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The 555 can be wired as a monostable. A monostable has one stable state and that is the OFF state. The unstable state is called the ON or HIGH state.
When it is triggered by an input pulse, the monostable switches to its temporary or ON state. It remains in that state for a period of time determined by an RC network and returns to its stable state. In other words, the monostable circuit generates a single pulse of a fixed time duration each time it receives and input trigger pulse.

The monostable circuit can also be called a ONE-SHOT due to the single-pulse it creates. This type of circuit can be used for activating an external device for a specific length of time. They can also be used to generate delays.

Another use for this type of circuit is to take the brief pulse of a push-button and activate a device. This is called a PULSE-EXTENDER.
It can also be used to clean-up the noisy output of a push-button and this is called SWITCH DEBOUNCING.
The diagram below shows a push-button connected to a 555. When the button is pressed, the relay operates for 5 seconds. The button must be released before the time-interval has expired otherwise the time is extended. This is the only limitation of this circuit.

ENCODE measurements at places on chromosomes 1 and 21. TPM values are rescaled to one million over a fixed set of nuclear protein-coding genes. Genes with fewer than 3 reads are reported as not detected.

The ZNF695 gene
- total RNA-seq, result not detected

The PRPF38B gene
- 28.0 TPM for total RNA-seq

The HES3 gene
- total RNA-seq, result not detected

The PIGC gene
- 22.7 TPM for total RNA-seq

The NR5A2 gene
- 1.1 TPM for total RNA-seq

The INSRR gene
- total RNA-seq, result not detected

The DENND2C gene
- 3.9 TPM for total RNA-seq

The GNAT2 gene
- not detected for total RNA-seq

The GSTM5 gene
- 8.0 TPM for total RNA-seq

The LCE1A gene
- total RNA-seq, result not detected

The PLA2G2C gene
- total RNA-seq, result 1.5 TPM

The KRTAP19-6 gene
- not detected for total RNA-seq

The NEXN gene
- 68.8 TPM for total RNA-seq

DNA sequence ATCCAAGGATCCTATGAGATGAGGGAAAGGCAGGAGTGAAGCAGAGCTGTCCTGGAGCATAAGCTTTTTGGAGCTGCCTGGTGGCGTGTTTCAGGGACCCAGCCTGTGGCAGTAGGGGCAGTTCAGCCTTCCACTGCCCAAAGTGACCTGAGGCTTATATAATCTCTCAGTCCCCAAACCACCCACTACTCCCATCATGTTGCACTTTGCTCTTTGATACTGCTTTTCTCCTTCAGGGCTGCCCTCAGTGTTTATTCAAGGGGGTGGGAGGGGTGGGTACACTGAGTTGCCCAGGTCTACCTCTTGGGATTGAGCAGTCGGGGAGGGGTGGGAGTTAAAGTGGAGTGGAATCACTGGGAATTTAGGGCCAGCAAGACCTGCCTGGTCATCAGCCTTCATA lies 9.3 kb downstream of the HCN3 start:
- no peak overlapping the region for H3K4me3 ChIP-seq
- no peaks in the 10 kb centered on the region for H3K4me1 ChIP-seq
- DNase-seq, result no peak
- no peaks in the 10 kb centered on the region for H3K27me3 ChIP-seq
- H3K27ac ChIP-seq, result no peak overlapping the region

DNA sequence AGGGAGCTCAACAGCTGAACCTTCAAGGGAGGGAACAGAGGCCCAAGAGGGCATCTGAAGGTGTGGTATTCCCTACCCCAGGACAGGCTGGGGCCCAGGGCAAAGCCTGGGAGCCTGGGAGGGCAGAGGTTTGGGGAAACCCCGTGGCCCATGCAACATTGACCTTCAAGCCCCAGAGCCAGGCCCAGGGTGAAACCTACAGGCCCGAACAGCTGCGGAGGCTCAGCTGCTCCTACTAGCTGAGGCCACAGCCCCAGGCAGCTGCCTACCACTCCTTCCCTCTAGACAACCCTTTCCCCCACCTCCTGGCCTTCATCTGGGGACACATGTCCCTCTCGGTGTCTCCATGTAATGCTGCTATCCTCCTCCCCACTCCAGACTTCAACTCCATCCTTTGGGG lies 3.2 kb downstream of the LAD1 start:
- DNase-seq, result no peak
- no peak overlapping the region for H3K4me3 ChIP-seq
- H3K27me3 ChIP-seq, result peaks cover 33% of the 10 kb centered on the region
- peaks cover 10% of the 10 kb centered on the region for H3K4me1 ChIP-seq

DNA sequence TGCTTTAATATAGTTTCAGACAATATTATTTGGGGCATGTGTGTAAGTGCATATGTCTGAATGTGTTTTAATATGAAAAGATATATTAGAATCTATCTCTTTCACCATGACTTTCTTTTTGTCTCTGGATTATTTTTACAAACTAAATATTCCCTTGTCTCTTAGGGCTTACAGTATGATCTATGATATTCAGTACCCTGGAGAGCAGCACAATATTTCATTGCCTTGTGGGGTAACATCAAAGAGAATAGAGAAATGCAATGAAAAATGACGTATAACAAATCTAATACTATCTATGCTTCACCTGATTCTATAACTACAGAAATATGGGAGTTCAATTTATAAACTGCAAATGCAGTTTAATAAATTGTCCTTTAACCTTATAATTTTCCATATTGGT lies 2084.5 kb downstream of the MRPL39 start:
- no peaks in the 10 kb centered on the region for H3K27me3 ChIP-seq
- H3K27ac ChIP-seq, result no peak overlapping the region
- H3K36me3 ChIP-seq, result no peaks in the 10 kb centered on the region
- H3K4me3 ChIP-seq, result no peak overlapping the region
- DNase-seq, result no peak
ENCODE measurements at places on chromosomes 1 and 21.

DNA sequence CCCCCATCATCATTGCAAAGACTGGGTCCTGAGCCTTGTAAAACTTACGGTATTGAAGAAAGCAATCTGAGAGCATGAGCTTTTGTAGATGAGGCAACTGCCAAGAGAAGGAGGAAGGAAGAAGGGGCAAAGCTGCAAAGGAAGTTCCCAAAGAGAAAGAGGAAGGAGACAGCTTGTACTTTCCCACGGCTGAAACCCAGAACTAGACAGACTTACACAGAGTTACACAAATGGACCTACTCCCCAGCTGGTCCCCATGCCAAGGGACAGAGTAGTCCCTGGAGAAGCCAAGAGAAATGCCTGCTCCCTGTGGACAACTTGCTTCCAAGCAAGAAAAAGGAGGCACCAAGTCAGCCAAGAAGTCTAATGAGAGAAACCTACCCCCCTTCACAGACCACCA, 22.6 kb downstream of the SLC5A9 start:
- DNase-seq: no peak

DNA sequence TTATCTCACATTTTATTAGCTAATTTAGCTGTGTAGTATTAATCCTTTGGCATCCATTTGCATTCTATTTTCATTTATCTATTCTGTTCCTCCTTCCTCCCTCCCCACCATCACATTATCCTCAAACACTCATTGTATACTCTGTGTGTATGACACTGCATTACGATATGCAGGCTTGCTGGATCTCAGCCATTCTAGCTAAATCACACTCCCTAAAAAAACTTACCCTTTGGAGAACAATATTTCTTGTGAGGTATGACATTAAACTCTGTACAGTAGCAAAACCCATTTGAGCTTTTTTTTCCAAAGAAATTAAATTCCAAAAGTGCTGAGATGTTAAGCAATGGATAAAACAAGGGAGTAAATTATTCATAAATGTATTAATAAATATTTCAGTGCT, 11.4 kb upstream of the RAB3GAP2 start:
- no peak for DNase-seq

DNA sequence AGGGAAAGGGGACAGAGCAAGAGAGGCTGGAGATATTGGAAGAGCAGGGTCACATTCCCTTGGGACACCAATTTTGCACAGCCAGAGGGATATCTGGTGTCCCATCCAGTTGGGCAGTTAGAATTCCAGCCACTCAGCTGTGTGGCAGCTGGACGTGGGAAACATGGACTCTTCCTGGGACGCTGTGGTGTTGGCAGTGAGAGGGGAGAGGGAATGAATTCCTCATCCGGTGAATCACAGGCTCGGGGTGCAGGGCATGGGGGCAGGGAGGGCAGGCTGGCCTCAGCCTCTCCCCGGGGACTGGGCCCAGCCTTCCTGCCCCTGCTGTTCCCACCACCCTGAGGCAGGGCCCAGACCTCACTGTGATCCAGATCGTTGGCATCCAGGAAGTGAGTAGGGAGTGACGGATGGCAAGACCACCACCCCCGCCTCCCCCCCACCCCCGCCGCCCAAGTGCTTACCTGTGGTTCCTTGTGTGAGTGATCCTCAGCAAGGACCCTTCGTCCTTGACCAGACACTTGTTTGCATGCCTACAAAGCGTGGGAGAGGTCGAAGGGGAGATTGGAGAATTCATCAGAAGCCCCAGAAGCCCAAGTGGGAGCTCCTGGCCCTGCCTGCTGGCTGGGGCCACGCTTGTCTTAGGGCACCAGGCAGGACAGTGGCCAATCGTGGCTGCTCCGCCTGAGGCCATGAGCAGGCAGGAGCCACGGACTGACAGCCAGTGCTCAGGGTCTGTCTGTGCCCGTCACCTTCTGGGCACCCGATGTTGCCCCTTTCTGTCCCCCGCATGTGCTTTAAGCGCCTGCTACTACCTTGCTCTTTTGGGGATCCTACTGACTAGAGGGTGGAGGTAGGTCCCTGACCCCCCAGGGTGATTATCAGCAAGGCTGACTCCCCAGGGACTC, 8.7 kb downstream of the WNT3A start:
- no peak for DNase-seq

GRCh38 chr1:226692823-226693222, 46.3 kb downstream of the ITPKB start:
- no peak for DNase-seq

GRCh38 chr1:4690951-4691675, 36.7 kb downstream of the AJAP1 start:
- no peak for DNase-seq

The next circuit is an improved design. The switch can be pressed for any length of time and the circuit will only produce a 5 second output. The circuit is prevented from re-triggering by the addition of a 470k and 100n capacitor. When the switch is pressed, the uncharged capacitor takes pin 2 low and triggers the circuit. If the button is kept pressed the 100n charges and takes pin 2 high. The potential across the voltage divider formed by the 47k and 470k resistors is insufficient to re-trigger the monostable. The circuit "times-out" and the output goes low. When the button is released, the 100n discharges through the 470k and is ready for the next press.

A monostable (one-shot) can be connected to an astable (free-running oscillator) so that it gates (or inhibits) the oscillator to produce an output tone for a short duration. The circuit below can be used for an application such as doorbell. It is not suitable for battery operation as the 555 IC's are connected to the supply and draw current at all times.

This circuit can be used for a doorbell.

Pin 2 of the first 555 is HIGH and thus it is "non-operational" as it detects a LOW. Pin 6 is detecting a HIGH and thus the output of the IC is LOW. The output of the first 555 goes to the INHIBIT pin of the second 555. When pin 4 is LOW, the output of the chip is kept LOW.